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Monday, April 9 • 5:30pm - 7:00pm
POSTER: Can the Arrangement of Jack Pine Barrens Mediate the Spread of Wildfires Under Various Climate Scenarios?

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AUTHORS: Madelyn M. Tucker *, Daniel M. Kashian – Department of Biological Sciences, Wayne State University

ABSTRACT: Jack pine (Pinus banksiana Lamb.) barrens were historically common in northern Lower Michigan, USA, where open, low-fuel barrens persisted within dense, high-fuel jack pine forests. This structure was maintained by frequent, stand-replacing wildfires prior to 20th century fire suppression. Modern forest management prioritizes jack pine plantations to provide endangered Kirtland’s warbler (Setophaga kirtlandii Baird) nesting habitat, but barrens are rarely included and this management has altered the landscape. Barrens host rarer grassland species and potentially create wildfire fuel breaks, but changes in temperature and/or precipitation related to global climate change may alter barrens creation in a number of ways: increased woody plant establishment may change the structure of barrens, warming may reduce negative effects of frost pockets and encourage plant establishment and persistence, and disruptions to the wildfire regime may preclude barrens creation altogether. Reduced distributions of barrens would have a negative impact on landscape heterogeneity and biodiversity, and would likely impede wildfire management in a populated, fire-prone area. Therefore, we used LANDIS-II with historical climate and two general circulation models (GCMs; the Hadley and Canadian Centres) to model the landscape and quantify changes attributable to climate change. Initial results suggest barrens can reduce fire spread, and therefore aid in wildfire management. However, we found reduced fire-created barrens in specific GCMs. As fire severity was not significantly affected, this may result from changes in precipitation or temperature that cause increased establishment on the poor soils of the region. This may suggest that climatic factors are more important than the immediate effects of wildfire disturbance on the creation and persistence of barrens in northern Lower Michigan. Therefore, impacts of climate change should influence long-term management decisions in the region, particularly in the context of wildfire management and Kirtland’s warbler recovery.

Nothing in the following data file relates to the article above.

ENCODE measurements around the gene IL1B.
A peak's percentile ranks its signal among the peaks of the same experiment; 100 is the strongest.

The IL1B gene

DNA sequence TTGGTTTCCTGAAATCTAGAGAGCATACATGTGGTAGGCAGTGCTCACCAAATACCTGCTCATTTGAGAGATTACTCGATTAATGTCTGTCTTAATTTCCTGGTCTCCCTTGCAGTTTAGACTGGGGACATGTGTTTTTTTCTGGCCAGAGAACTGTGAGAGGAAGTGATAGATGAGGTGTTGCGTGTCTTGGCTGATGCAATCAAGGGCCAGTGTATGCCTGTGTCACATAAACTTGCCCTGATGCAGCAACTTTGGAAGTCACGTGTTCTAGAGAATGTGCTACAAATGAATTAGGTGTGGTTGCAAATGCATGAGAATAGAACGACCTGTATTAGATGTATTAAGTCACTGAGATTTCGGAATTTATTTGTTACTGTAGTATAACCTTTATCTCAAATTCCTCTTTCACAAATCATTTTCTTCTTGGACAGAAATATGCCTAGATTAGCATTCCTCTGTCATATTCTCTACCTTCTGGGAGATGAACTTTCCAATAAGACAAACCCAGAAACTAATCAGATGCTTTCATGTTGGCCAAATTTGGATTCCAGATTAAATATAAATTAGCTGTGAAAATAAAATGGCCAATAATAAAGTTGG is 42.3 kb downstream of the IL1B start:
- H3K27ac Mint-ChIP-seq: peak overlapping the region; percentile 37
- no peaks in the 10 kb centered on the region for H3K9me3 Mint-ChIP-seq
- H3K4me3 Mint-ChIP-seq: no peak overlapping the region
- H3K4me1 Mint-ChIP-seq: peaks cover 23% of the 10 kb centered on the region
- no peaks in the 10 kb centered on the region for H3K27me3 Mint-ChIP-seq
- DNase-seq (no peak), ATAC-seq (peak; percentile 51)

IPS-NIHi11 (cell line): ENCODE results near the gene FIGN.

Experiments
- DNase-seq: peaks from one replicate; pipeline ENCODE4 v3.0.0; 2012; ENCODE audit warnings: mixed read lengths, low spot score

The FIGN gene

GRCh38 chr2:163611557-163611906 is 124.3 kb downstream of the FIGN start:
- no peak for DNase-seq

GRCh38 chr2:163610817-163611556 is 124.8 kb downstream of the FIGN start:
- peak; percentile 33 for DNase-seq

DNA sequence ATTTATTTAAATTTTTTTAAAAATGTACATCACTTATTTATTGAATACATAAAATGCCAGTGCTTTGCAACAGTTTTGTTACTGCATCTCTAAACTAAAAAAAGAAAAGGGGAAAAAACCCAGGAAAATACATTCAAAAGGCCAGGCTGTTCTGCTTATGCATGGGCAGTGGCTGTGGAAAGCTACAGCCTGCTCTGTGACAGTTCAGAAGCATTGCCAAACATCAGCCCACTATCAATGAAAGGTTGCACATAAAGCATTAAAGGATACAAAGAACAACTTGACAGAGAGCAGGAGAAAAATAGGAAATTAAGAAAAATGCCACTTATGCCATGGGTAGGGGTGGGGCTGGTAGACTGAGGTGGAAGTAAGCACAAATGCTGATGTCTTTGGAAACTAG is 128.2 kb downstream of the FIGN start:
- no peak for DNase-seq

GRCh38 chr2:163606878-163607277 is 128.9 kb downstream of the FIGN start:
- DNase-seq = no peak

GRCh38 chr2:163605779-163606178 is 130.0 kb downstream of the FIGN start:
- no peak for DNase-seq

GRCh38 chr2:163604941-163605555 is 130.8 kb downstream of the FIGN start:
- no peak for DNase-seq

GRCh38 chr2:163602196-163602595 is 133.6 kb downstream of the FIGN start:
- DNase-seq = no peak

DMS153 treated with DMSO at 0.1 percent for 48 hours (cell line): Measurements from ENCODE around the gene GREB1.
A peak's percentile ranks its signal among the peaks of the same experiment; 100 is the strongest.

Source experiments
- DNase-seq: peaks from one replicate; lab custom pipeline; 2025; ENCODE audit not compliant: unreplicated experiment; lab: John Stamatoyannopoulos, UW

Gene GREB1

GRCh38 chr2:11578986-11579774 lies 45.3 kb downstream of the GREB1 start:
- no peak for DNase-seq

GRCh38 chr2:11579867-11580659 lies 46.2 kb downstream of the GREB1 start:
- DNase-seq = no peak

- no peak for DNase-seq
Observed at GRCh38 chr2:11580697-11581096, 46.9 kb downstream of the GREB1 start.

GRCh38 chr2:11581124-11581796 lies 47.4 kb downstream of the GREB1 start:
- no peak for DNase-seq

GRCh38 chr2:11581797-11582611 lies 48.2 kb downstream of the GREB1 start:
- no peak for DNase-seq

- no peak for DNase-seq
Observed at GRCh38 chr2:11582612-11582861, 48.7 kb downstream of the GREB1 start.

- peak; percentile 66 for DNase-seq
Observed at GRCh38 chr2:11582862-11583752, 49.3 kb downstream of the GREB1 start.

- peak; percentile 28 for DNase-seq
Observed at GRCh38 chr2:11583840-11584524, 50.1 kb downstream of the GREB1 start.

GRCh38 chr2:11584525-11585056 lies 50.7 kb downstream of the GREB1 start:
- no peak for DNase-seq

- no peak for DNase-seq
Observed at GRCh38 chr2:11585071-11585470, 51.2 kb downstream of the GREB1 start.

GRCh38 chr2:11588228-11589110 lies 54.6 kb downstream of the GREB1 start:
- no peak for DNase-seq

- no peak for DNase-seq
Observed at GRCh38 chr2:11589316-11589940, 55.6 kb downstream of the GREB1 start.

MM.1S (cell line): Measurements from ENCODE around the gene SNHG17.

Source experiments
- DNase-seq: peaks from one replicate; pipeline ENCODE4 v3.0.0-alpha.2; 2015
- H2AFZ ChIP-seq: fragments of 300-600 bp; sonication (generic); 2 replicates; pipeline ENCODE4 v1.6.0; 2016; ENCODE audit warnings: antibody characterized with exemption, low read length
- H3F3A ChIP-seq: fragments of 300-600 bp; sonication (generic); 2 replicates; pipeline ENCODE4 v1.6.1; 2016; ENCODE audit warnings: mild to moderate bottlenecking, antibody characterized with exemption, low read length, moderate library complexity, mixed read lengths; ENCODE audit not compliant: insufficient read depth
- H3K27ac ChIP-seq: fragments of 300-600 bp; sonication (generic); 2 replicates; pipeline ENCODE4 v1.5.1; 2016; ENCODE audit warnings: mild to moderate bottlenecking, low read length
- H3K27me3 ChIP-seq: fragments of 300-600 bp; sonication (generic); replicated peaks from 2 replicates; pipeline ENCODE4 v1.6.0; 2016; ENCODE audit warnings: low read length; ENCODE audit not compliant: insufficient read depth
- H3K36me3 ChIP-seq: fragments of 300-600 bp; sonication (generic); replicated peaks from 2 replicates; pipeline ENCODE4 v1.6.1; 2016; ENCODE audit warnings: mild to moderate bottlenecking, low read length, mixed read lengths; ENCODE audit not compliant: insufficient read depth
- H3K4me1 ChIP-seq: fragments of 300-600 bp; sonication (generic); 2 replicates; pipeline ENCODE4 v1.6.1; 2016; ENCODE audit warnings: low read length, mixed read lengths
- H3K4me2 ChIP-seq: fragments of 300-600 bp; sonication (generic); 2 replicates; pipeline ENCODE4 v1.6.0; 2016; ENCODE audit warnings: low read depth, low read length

Monday April 9, 2018 5:30pm - 7:00pm CDT
Monroe Room